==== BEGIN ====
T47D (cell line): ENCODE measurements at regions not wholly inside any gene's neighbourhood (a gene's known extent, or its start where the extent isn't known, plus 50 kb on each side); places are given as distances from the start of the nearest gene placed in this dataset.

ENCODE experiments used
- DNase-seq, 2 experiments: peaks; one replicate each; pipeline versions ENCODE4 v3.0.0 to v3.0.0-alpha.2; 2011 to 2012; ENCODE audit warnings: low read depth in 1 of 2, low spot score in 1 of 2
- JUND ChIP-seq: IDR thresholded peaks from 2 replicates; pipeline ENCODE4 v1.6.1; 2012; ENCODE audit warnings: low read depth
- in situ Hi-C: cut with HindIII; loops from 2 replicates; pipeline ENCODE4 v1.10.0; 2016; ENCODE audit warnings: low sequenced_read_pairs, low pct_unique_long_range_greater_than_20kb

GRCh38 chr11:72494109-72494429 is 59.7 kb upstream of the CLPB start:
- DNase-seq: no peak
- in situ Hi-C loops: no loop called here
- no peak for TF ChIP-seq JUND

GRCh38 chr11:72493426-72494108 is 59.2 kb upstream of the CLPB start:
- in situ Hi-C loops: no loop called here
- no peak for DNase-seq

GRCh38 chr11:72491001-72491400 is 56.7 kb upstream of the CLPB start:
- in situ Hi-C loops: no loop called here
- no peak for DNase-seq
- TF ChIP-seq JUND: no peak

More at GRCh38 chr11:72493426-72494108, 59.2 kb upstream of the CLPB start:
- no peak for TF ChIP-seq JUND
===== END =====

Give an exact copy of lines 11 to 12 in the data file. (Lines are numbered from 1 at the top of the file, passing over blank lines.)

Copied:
- in situ Hi-C loops: no loop called here
- no peak for DNase-seq